Journal Article

Plant morphometric traits and climate gradients in northern China: a meta-analysis using quadrat and flora data

Ting-Ting Meng, Jian Ni and Sandy P. Harrison

in Annals of Botany

Published on behalf of The Annals of Botany Company

Volume 104, issue 6, pages 1217-1229
Published in print November 2009 | ISSN: 0305-7364
Published online October 2009 | e-ISSN: 1095-8290 | DOI: http://dx.doi.org/10.1093/aob/mcp230
Plant morphometric traits and climate gradients in northern China: a meta-analysis using quadrat and flora data

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  • Ecology and Conservation
  • Evolutionary Biology
  • Plant Sciences and Forestry

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Background and Aims

The collection of field data on plant traits is time consuming and this makes it difficult to examine changing patterns of traits along large-scale climate gradients. The present study tests whether trait information derived from regional floras can be used in conjunction with pre-existing quadrat data on species presence to derive meaningful relationships between specific morphometric traits and climate.

Methods

Quadrat records were obtained for 867 species in 404 sites from northern China (38–49°N, 82–132°E) together with information on the presence/absence of key traits from floras. Bioclimate parameters for each site were calculated using the BIOME3 model. Principal component analysis and correlation analysis were conducted to determine the most important climate factors. The Akaike Information Criterion was used to select the best relationship between each trait and climate. Canonical correspondence analysis was used to explore the relationships between climate and trait occurrence.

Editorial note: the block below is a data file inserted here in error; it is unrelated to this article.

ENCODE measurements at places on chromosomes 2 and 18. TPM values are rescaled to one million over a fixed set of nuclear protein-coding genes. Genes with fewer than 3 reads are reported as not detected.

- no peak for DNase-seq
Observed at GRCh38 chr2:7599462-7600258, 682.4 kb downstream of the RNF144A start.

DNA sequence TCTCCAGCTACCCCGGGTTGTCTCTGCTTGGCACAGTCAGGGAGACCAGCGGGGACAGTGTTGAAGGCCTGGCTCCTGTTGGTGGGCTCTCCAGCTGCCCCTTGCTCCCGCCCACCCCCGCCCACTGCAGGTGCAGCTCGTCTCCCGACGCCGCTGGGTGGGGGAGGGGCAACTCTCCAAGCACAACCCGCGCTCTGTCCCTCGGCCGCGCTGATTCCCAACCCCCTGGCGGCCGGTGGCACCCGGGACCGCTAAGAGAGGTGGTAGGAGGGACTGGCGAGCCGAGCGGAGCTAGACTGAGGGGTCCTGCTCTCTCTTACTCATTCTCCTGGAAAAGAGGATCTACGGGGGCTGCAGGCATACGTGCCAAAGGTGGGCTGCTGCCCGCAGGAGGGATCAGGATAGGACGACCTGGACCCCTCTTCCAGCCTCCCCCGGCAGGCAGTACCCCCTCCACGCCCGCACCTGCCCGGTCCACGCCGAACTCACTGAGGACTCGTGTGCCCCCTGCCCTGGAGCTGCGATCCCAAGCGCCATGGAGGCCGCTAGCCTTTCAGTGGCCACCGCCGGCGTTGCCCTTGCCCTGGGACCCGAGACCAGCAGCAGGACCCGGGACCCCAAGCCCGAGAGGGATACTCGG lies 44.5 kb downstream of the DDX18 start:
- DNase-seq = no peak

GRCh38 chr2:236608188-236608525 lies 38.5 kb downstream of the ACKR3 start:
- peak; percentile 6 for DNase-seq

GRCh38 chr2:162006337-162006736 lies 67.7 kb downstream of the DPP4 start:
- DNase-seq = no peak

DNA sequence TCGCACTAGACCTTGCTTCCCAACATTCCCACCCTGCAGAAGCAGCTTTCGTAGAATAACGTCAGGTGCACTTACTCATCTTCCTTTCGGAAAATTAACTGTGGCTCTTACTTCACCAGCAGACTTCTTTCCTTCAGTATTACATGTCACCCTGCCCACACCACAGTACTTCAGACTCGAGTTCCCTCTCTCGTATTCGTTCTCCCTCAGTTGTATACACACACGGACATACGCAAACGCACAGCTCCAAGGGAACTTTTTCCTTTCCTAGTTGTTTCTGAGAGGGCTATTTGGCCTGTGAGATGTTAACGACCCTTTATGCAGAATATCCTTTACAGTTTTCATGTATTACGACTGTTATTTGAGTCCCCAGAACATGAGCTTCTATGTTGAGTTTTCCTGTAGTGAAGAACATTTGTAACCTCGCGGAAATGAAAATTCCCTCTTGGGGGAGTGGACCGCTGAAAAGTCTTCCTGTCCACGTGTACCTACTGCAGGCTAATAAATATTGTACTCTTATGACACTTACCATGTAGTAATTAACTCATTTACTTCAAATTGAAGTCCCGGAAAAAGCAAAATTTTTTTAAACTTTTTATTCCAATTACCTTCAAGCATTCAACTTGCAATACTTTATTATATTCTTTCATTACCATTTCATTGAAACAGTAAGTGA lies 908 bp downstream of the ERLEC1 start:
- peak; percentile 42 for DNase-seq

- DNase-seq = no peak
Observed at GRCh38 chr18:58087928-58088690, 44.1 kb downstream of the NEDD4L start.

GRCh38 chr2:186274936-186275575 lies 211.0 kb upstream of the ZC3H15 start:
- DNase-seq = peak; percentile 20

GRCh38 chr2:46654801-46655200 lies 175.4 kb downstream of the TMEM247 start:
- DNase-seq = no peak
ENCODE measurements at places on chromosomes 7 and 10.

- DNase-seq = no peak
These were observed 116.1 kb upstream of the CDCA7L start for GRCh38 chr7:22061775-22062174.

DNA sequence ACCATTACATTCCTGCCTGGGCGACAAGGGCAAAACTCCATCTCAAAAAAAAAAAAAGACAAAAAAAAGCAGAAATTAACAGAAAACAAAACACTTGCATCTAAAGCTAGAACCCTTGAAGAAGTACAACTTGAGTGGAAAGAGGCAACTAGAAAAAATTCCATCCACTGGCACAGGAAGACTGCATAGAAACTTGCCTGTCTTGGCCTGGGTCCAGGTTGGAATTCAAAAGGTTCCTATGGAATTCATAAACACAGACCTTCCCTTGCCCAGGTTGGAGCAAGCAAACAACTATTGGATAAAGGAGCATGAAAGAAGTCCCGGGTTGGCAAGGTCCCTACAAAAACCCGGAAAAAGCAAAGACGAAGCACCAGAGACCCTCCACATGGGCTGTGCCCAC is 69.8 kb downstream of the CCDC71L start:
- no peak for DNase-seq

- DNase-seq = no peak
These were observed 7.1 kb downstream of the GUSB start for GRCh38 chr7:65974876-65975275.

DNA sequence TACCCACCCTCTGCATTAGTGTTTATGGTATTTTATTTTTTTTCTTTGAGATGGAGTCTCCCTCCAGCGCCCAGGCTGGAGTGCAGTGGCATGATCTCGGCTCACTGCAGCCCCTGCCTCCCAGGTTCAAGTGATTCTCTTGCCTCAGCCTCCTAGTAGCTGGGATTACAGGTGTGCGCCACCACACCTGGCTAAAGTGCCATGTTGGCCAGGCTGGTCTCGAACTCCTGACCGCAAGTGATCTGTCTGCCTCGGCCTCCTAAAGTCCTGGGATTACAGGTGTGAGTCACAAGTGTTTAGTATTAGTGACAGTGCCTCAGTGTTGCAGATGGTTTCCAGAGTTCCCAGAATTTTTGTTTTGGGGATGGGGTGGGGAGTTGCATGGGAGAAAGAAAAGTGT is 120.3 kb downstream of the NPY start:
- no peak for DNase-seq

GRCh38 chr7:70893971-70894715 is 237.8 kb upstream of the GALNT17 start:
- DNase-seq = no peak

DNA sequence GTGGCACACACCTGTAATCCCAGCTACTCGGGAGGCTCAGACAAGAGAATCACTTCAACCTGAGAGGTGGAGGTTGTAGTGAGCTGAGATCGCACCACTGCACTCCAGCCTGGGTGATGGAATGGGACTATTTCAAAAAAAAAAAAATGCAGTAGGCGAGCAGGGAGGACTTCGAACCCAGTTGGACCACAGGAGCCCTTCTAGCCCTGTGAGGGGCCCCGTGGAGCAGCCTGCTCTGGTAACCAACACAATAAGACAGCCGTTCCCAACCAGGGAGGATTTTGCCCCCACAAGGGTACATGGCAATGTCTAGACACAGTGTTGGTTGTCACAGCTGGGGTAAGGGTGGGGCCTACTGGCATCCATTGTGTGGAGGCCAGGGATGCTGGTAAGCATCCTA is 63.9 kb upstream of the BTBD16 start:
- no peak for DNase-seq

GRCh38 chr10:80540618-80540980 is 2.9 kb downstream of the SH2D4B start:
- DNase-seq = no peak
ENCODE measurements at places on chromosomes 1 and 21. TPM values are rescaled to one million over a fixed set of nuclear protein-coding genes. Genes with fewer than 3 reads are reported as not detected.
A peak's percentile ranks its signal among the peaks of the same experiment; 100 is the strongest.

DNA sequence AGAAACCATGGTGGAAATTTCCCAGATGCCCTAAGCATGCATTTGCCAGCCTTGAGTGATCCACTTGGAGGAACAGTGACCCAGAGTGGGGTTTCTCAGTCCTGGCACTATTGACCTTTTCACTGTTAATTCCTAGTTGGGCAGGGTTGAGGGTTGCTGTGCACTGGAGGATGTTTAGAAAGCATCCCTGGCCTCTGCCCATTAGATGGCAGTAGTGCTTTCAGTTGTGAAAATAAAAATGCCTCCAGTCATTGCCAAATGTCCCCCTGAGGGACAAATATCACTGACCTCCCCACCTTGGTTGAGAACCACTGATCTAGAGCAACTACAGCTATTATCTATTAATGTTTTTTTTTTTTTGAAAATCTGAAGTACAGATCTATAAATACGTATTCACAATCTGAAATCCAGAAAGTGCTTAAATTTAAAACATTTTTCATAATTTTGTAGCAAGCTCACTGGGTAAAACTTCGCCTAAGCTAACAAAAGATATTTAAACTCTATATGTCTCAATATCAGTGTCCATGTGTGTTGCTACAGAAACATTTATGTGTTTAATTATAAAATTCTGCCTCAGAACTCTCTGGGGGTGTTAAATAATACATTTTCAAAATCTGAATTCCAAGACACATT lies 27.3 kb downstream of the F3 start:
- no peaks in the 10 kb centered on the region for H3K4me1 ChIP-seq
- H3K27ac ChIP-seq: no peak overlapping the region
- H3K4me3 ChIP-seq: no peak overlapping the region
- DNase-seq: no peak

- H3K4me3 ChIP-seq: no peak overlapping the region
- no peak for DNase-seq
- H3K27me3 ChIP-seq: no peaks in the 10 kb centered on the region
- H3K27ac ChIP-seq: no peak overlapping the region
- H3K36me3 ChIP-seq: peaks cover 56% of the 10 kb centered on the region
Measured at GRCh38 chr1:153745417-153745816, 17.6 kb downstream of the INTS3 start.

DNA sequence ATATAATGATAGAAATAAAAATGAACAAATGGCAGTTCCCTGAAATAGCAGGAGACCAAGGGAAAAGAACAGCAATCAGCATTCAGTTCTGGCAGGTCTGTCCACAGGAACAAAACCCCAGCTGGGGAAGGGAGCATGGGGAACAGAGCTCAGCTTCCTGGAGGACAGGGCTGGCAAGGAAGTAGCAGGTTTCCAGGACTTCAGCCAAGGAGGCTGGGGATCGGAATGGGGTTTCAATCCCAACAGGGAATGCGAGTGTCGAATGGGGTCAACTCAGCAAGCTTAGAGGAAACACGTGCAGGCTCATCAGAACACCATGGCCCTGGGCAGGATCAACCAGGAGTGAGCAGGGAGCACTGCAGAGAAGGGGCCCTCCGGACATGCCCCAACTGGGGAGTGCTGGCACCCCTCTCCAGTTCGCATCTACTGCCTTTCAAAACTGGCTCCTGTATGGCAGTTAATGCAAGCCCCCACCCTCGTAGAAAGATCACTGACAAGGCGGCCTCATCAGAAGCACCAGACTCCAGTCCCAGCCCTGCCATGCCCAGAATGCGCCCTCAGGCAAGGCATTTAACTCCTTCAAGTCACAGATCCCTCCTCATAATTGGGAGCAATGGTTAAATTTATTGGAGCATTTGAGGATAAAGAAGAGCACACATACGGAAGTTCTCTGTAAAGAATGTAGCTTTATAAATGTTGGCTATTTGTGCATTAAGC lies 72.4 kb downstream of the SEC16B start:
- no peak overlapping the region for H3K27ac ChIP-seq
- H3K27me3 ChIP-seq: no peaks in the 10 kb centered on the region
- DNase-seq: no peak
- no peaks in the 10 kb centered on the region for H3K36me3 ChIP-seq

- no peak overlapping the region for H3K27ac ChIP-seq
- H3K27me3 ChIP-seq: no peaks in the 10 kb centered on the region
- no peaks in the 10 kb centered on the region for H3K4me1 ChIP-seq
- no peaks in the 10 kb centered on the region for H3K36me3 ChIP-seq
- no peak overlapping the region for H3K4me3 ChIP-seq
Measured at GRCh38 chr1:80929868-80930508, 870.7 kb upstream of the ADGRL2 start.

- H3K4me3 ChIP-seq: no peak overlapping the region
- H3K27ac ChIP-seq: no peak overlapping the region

Key Results

The changing abundance of life form, leaf type, phenology, photosynthetic pathway, leaf size and several other morphometric traits are determined by gradients in plant-available moisture (as measured by the ratio of actual to potential evapotranspiration: α), growing-season temperature (as measured by growing degree-days on a 0 ° base: GDD0) or a combination of these. Different plant functional types (PFTs, as defined by life form, leaf type and phenology) reach maximum abundance in distinct areas of this climate space: for example, evergreen trees occur in the coldest, wettest environments (GDD0 < 2500 °Cd, α > 0·38), and deciduous scale-leaved trees occur in drier, warmer environments than deciduous broad-leaved trees. Most leaf-level traits show similar relationships with climate independently of PFT: for example, leaf size in all PFTs increases as the environment becomes wetter and cooler. However, some traits (e.g. petiole length) display different relationships with climate in different PFTs.

Conclusions

Based on presence/absence species data and flora-based trait assignments, the present study demonstrates ecologically plausible trends in the occurrence of key plant traits along climate gradients in northern China. Life form, leaf type, phenology, photosynthetic pathway, leaf size and other key traits reflect climate. The success of these analyses opens the possibility of using quadrat- and flora-based trait analyses to examine climate–trait relationships in other regions of the world.

Keywords: Plant morphometric traits; plant life form; functional types; climate gradient; aridity; Akaike Information Criterion; northern China

Journal Article.  8246 words.  Illustrated.

Subjects: Ecology and Conservation ; Evolutionary Biology ; Plant Sciences and Forestry

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